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Dr. Sherwood Hall

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Dr. Sherwood Hall

Dr. Sherwood Hall has the distinction of being the first Western person born in Korea. Hall's father, Dr. William Hall, was a Canadian medical evangelist during the early 1890s. In 1892 Dr. William Hall married Rosetta Sherwood, an American missionary. Their wedding was the first Western-style wedding ceremony held in Korea, amid much public curiosity. Soon after, unfortunately, Dr. Hall's father and sister died of typhoid fever and were buried in Yanhwajin, southern Seoul.

Dr. Hall returned to Canada to study medicine and graduated from the University of Toronto, School of Medicine in 1923. He returned to Korea in 1926 with his wife. While a child in Korea, Dr. Hall's guardian (Esther Kim Pak) contracted tuberculosis and had to leave to China to receive medical attention. Her death inspired Hall to create a tuberculosis sanatorium in 1928 at Haeju (now in North Korea). At the time, tuberculosis was considered incurable in Korea. Dr. Hall's sanatorium was one of the first of its kind.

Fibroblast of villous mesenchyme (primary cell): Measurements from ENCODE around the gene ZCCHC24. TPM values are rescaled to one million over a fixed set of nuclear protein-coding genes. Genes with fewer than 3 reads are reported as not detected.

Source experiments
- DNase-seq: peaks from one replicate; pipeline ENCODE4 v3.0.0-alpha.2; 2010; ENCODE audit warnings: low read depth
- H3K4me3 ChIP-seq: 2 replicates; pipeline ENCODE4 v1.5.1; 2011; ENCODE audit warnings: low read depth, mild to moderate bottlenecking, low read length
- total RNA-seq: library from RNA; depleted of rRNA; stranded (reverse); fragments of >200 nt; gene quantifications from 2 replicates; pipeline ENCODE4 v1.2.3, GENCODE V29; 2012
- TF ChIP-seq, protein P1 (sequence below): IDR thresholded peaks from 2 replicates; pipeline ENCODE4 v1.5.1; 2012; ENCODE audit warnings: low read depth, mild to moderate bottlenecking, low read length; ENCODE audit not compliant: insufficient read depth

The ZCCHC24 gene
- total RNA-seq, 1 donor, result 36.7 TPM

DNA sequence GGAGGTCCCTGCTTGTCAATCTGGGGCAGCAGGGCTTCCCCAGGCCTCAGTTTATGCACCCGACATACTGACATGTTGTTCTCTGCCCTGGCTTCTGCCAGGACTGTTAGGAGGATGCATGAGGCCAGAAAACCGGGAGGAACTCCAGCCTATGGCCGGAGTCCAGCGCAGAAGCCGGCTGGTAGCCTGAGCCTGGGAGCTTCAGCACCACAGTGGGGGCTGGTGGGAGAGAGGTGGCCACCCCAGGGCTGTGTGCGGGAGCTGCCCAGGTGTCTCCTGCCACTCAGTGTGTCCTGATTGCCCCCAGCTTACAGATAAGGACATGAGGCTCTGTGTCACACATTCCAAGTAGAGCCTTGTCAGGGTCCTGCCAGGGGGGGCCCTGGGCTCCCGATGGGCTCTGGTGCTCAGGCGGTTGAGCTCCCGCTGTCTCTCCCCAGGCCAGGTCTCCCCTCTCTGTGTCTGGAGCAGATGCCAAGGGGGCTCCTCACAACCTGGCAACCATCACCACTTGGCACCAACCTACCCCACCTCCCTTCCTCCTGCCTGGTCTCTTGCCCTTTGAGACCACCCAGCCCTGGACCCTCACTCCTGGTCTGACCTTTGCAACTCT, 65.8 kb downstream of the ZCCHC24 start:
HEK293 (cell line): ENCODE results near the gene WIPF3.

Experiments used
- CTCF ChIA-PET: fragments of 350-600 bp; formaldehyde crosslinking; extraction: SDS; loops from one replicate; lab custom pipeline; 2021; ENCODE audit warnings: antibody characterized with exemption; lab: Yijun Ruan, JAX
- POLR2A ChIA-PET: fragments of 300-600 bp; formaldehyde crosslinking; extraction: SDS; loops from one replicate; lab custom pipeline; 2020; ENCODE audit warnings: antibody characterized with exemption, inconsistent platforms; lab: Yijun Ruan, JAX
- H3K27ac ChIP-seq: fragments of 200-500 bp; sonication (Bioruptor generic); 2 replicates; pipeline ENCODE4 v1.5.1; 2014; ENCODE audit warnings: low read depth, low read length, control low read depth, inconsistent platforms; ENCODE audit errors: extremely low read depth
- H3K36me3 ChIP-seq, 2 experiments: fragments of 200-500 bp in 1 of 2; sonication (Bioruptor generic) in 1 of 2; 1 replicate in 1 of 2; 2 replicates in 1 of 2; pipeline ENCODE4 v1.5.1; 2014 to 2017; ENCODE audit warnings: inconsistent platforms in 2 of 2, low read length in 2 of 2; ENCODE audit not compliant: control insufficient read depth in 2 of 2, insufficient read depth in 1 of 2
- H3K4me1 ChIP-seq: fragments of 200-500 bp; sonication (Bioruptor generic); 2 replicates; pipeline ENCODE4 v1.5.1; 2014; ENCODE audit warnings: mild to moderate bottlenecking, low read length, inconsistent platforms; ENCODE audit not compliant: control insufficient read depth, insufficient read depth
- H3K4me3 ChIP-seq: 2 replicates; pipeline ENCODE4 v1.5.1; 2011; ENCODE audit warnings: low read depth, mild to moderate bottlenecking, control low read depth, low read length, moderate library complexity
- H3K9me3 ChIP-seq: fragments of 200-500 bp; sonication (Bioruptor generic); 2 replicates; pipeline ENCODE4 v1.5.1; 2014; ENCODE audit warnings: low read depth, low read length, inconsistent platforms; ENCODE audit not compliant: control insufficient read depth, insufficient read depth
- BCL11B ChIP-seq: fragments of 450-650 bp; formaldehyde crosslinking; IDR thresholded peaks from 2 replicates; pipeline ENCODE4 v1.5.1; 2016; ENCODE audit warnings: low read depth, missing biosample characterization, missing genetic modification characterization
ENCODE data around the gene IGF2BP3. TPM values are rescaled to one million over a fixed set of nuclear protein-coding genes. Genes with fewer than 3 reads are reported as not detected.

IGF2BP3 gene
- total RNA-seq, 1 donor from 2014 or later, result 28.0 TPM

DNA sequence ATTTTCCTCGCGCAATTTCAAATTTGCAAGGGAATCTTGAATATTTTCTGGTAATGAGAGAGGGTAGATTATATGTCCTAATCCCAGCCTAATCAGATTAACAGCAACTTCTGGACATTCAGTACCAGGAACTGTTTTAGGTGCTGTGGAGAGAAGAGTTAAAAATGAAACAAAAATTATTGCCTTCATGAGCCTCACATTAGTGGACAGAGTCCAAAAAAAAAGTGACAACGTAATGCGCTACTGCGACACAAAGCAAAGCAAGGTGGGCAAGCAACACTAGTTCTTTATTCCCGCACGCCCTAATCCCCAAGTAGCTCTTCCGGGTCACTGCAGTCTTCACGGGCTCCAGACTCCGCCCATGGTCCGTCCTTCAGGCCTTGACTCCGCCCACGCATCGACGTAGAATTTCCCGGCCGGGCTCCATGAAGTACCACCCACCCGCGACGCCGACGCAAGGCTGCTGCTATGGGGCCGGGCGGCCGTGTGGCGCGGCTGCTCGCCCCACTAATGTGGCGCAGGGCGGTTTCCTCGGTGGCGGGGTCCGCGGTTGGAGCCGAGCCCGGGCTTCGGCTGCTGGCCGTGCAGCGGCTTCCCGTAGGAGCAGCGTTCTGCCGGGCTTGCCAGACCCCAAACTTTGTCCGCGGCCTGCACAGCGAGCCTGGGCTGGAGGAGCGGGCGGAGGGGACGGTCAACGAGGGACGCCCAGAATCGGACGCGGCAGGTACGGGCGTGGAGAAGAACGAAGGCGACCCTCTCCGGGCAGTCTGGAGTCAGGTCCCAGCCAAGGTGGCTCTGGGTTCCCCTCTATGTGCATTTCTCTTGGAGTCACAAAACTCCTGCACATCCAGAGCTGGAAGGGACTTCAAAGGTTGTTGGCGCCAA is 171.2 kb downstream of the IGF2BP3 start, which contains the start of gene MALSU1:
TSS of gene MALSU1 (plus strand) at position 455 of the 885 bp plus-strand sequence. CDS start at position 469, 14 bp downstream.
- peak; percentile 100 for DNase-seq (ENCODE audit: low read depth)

Dr. Sherwood Hall

In order to raise money and educate Koreans about tuberculosis, Dr. Hall introduced the first Korean Christmas seals in 1932. Koreans. unaccustomed to the idea of Christmas seals, originally thought the seals were a treatment and put them on their chests. The seals were designed by Western artists and featured Korean scenes. The first seals featured Namdaemun (South Gate). He donated the entire series of seals (1932-1940) to the Smithsonian Museum in Richmond, Ontario.

In, 1940 the Japanese colonial government subjected the Halls to a court trial where they were accused and convicted of "espionage activities". The Halls were sentenced to a three year jail term. They were forced to stop all their activities and were promptly deported out of Korea.

In 1984, Dr. Hall returned to Korea at the invitation of the Korean National Tuberculosis Association (KNTA). Dr. Hall celebrated his 91st birthday in Seoul with a large reception where he was presented with several awards. These included being made an honourary citizen of Seoul by the Mayor and being given the Order of Civil Merit, and being given the Mong-nyon Medal by the Minister of Health and Social Affairs. Dr. Hall spent nine days in Korea, visiting his birthplace and, what he considered his "second homeland".